October 14, 2013 by  
Filed under Blogs, Hot Button / Lynn Ashby

THE FAST LANE —  We are all zipping along the EZ Tag lanes where the signs clearly state two passengers or more. Odd. It seems the car ahead of me has only one person. Maybe his passenger is in the glove compartment, or more probably that driver is yet another scofflaw. Notice those cars usually sport a 100 Club decal on their windshield. They believe in law ‘n’ order, but the law is for other people.

Maybe we shall see an end to this type of mouth-breather, but I doubt it. TxDOT is about to enforce a new law our beloved state legislators passed: The agency is writing the 28,000 people who have amassed more than 100 violations within a year and owe more than $27 million in tolls on state-maintained tollways. The letters say to pay their fees, otherwise they’ll be publicly outed when the agency lists its chronic violators online. The hope is that shame will get many to clean up their acts, legislators said.

Besides putting their names online, the department will also ban serial violators from state-maintained toll roads, and banned vehicles caught on the toll roads could be impounded and the driver ticketed. This info may be turned over to county tax assessors, who in some counties — like Harris — can block vehicle registration renewal until the debt is paid.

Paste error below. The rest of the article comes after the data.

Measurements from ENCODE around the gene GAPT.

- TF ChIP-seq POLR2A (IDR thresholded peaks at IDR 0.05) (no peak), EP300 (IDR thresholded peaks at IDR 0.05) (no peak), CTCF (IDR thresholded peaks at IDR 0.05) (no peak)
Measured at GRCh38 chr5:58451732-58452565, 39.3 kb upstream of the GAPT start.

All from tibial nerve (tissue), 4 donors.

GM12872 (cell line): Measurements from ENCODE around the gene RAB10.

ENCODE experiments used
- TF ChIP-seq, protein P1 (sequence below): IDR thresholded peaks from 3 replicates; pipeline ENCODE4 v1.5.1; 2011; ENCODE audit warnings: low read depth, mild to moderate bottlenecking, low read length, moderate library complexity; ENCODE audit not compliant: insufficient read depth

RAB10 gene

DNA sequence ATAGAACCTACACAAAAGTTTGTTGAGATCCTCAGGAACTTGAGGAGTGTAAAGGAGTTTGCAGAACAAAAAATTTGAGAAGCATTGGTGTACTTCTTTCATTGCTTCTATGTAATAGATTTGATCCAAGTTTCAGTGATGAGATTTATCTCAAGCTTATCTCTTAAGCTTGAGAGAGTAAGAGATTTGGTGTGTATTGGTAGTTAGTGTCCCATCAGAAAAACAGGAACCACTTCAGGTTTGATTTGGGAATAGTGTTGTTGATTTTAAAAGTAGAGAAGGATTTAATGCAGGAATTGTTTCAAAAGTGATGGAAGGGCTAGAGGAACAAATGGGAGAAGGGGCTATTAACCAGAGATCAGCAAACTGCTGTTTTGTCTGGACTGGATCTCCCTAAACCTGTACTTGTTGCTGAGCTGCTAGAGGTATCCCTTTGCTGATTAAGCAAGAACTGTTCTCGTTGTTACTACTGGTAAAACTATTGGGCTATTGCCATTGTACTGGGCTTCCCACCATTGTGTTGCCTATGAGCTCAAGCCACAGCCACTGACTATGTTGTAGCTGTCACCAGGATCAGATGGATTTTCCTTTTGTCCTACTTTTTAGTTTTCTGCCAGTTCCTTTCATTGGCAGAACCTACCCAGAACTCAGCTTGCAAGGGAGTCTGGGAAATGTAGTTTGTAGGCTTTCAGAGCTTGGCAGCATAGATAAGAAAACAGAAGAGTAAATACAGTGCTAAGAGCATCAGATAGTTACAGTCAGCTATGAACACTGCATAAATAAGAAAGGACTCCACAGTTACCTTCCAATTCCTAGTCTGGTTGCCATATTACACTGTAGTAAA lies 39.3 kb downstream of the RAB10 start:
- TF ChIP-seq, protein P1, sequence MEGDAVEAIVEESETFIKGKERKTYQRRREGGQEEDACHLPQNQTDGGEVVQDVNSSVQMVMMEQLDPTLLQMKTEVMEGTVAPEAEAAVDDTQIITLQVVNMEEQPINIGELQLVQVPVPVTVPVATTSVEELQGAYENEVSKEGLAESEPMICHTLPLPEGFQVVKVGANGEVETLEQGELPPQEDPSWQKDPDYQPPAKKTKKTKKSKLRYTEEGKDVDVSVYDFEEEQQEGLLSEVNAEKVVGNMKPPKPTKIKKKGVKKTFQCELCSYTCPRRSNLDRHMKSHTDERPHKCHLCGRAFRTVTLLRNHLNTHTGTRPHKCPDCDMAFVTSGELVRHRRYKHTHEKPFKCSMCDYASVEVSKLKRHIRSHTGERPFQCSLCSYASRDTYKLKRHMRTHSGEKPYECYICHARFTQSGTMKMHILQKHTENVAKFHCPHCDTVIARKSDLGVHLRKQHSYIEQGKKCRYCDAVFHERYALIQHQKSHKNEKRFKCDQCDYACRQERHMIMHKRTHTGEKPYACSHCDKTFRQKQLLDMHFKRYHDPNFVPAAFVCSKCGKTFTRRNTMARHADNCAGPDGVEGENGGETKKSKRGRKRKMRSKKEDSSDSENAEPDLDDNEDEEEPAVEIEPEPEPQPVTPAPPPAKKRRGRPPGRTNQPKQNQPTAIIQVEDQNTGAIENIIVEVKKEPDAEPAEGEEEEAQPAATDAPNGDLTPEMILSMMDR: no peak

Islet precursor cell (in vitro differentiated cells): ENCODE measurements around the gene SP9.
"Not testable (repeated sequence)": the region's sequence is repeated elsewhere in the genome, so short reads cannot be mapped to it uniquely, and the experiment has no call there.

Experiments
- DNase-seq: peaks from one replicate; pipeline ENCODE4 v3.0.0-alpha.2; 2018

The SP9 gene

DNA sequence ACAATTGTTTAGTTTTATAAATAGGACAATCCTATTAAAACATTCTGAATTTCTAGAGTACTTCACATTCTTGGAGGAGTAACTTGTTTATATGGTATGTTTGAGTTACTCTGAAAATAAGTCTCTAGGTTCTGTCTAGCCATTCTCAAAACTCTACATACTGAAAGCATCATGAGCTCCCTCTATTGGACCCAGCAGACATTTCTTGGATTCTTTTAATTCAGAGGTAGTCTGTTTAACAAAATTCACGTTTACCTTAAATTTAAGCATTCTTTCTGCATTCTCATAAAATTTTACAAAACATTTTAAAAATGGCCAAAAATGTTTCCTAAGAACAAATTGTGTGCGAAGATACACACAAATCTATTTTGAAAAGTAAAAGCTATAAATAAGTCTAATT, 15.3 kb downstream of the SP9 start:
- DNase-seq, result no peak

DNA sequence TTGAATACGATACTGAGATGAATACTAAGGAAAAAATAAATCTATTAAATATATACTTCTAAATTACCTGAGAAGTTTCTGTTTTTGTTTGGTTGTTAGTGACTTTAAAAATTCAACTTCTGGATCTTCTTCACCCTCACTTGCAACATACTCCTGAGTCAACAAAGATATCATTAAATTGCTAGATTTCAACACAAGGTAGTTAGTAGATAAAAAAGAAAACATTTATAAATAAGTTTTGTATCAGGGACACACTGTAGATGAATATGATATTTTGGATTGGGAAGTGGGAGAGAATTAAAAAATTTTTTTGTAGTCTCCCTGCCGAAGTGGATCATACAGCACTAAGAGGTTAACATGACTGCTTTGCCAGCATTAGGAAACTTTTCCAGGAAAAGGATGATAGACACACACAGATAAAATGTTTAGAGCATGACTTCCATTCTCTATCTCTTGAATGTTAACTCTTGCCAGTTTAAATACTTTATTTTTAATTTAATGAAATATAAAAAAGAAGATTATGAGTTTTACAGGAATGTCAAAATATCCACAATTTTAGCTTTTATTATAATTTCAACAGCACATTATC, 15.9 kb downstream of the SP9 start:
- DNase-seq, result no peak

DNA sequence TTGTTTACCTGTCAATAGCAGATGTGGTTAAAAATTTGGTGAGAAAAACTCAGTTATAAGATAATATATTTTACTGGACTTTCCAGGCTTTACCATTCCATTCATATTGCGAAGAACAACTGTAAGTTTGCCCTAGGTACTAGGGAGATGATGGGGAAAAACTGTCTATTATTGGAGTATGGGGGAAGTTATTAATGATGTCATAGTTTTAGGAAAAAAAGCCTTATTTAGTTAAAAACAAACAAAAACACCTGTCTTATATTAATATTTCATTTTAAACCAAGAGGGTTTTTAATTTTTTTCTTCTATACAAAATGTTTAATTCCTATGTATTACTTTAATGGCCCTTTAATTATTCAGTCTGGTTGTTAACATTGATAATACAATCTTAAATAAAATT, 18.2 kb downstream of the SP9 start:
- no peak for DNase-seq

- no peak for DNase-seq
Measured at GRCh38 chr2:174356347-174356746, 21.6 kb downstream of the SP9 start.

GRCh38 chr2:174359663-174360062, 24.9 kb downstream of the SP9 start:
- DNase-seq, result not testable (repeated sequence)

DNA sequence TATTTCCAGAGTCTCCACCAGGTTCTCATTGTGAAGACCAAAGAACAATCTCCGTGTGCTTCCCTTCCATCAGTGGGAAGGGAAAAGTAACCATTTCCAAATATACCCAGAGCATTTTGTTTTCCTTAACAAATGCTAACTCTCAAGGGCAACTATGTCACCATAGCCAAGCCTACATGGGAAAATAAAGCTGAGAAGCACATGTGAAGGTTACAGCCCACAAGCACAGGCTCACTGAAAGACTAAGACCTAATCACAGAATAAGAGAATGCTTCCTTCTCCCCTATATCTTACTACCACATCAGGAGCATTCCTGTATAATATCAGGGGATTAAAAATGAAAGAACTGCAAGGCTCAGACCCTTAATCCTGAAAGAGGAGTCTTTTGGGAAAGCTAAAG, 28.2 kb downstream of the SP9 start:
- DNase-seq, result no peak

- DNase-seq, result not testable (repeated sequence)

This is rather mind-boggling on two fronts. First, we have 28,000 of our fellow Texans who have amassed more than 100 violations just in the last year (in some cases, officials said, violators have amassed thousands of unpaid trips) and owe ;more than $27 million. Texas has always attracted outlaws, con artists and Yankees (is that redundant?), but this is ridiculous. And if you have run up any number of violations in less than the last 12 months, no problem. Same if you only have 99 violations. The second astounding fact is that no one has done anything about the problem until now. What does it take around here to get the law enforced?

Once I got a hot rocket from the tollway people saying I owed them my first born and my season tickets to ATF raids because I had gone through a tollway checkpoint with a false license plate. Turns out it was my fault — the state issues new car plates to vehicles every 20 years and I neglected to tell the tollway folks I had different plates. This didn’t happen when I was driving getaway cars.

Actually, the violation situation is probably worse because these numbers do not include those scofflaws on toll roads maintained by the Harris County Toll Road Authority or the Metropolitan Transit Authority which operate toll roads in the Houston area. TxDOT owns the Katy Managed Lanes along Interstate 10 West, but its first state-maintained tollway in the Houston area will be the section of the Grand Parkway between I-10 and U.S. 290, scheduled to open in December. On the other hand, massive violations in the Houston area are held down because the Harris County Toll Road Authority works closely with county law enforcement and the tax assessor. In the Dallas area, a regional agency, the North Texas Tollway Authority, manages tollways and has problems enforcing repeated violations. (Amber Young of Dallas held the top spot owing $179,596.43 for a reported 8,366 toll violations.) Thus Houston’s number of violators is about one-fifth the number reported in the Dallas area.

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